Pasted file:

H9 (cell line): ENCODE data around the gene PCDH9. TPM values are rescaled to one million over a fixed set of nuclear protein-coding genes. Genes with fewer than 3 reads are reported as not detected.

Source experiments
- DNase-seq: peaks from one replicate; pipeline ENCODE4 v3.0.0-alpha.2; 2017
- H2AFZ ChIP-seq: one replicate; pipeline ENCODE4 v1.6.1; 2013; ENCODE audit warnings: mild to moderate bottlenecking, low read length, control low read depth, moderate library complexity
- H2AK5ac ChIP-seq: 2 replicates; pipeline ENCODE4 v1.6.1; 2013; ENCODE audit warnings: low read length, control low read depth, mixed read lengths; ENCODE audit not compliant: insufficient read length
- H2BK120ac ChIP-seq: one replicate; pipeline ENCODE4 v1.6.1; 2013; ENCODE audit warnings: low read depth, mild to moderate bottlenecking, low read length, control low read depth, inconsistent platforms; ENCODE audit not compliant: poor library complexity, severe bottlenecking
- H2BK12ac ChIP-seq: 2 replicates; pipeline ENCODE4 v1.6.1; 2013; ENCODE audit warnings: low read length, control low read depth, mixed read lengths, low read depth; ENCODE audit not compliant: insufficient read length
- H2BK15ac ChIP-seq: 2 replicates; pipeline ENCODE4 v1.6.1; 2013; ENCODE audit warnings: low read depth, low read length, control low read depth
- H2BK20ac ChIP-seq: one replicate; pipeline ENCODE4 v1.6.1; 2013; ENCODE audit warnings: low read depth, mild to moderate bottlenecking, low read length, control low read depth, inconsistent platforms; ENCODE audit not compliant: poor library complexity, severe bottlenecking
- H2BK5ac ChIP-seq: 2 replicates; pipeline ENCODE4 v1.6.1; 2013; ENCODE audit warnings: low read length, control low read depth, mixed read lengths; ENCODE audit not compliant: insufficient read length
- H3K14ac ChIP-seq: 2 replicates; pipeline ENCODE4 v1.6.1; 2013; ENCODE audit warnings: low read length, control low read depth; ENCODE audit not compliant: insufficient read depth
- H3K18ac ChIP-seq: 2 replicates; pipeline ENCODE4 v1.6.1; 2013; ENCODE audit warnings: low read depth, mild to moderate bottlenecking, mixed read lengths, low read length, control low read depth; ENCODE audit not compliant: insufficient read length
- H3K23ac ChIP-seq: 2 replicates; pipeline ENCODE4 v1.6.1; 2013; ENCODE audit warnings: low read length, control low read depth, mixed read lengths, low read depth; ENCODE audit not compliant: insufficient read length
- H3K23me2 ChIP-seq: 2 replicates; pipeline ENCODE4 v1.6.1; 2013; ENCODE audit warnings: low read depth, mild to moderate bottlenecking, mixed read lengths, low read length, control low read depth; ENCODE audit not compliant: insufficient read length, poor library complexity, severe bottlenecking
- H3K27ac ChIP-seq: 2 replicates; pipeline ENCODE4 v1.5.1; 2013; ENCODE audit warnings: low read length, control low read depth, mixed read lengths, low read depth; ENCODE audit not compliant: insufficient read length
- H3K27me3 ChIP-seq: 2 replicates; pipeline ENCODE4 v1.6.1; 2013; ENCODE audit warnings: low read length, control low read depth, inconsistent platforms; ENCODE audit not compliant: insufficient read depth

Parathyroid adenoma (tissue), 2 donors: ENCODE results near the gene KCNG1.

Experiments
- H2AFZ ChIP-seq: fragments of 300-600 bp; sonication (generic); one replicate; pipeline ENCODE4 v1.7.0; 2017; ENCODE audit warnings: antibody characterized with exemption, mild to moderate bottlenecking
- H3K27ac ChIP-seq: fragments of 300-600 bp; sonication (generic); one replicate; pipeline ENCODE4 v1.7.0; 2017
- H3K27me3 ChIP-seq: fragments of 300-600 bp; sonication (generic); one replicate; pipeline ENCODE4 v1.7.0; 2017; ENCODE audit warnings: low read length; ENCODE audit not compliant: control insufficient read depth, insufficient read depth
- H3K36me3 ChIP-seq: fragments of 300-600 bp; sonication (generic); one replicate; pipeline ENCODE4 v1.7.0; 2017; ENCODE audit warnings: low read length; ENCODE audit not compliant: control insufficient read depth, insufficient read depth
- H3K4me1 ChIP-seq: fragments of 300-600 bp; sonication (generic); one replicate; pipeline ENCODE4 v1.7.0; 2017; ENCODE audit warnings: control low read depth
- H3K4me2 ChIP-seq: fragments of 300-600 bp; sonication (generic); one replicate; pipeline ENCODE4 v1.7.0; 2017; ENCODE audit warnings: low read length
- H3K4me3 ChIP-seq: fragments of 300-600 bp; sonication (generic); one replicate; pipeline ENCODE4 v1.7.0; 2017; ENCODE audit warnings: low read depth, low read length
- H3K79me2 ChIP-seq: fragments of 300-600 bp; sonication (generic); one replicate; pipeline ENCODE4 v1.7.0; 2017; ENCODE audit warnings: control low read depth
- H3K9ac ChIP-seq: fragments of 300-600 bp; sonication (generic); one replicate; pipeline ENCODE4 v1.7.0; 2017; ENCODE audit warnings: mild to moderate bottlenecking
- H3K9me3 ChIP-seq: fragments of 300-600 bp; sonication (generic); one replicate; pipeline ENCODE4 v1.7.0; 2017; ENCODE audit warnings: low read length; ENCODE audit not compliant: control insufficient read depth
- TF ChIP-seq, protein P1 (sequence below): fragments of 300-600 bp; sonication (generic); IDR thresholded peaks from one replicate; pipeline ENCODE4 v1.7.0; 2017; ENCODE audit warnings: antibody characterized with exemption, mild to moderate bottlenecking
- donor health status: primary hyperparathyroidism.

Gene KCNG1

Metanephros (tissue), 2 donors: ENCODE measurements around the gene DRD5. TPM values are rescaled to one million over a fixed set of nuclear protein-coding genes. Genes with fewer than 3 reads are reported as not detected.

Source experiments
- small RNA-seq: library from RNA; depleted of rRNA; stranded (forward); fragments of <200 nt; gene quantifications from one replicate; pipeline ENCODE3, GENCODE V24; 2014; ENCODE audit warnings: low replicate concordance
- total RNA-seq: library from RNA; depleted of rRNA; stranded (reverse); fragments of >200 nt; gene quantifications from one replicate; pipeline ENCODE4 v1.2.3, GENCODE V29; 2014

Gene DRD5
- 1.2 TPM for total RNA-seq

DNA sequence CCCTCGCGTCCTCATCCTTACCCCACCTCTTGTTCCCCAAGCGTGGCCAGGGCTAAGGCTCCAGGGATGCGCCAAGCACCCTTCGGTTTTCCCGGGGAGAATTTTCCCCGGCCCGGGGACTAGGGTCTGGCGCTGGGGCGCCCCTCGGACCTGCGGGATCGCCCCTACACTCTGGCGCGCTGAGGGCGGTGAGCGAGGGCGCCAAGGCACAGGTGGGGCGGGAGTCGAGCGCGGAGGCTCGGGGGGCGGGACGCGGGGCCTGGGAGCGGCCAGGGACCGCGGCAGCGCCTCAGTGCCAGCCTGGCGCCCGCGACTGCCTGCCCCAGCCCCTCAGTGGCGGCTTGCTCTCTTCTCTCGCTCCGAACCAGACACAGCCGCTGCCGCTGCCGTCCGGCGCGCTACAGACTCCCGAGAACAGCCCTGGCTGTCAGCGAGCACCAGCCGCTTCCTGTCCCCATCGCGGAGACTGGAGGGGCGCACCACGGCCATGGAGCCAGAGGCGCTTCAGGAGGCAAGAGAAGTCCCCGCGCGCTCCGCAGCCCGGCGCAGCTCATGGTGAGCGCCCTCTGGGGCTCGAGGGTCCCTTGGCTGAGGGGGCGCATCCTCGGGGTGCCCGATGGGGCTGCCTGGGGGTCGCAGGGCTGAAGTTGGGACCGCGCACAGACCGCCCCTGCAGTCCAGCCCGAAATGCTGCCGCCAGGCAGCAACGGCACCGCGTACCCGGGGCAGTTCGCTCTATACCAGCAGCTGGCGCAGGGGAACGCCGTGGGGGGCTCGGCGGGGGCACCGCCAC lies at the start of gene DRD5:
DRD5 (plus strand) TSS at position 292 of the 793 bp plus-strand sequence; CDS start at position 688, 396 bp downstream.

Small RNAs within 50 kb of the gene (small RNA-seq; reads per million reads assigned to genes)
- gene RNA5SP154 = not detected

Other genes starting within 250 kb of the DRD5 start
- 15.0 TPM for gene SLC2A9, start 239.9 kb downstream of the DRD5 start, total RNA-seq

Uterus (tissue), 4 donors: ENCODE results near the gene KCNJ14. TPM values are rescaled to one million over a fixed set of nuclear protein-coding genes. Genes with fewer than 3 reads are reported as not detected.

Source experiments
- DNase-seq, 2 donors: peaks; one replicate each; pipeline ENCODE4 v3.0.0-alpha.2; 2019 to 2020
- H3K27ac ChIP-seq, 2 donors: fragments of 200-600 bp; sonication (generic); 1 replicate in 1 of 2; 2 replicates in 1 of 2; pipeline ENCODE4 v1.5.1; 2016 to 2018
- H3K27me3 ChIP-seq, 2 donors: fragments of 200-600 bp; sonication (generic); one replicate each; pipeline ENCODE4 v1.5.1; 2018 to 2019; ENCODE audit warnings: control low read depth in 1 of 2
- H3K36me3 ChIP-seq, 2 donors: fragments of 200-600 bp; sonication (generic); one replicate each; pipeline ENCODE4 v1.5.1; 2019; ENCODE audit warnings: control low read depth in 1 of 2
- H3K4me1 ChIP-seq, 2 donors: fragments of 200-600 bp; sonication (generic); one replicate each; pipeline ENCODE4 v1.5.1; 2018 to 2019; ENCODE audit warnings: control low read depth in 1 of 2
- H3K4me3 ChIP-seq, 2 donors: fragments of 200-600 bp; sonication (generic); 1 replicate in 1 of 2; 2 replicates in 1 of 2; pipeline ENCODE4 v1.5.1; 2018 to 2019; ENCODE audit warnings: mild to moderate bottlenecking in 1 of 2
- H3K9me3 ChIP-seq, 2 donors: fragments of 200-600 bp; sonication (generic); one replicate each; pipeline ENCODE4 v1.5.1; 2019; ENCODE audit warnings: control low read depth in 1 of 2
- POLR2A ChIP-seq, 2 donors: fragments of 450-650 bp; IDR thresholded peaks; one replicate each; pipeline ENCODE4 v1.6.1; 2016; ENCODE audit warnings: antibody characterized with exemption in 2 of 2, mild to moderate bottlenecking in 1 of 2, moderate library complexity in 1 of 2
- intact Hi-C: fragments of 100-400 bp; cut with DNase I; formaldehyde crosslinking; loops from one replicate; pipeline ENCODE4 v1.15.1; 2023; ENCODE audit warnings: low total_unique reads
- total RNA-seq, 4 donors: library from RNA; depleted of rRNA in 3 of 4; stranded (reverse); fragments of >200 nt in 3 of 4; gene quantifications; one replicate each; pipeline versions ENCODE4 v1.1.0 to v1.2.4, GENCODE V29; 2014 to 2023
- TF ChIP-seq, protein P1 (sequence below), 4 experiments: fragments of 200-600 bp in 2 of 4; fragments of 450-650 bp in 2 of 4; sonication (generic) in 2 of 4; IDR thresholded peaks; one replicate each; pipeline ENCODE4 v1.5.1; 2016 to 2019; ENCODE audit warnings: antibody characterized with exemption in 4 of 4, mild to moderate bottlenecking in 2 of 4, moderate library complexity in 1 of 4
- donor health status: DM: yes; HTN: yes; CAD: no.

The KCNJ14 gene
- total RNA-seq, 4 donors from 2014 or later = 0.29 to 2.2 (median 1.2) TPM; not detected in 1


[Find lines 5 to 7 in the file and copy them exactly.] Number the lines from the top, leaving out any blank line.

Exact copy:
- H2AK5ac ChIP-seq: 2 replicates; pipeline ENCODE4 v1.6.1; 2013; ENCODE audit warnings: low read length, control low read depth, mixed read lengths; ENCODE audit not compliant: insufficient read length
- H2BK120ac ChIP-seq: one replicate; pipeline ENCODE4 v1.6.1; 2013; ENCODE audit warnings: low read depth, mild to moderate bottlenecking, low read length, control low read depth, inconsistent platforms; ENCODE audit not compliant: poor library complexity, severe bottlenecking
- H2BK12ac ChIP-seq: 2 replicates; pipeline ENCODE4 v1.6.1; 2013; ENCODE audit warnings: low read length, control low read depth, mixed read lengths, low read depth; ENCODE audit not compliant: insufficient read length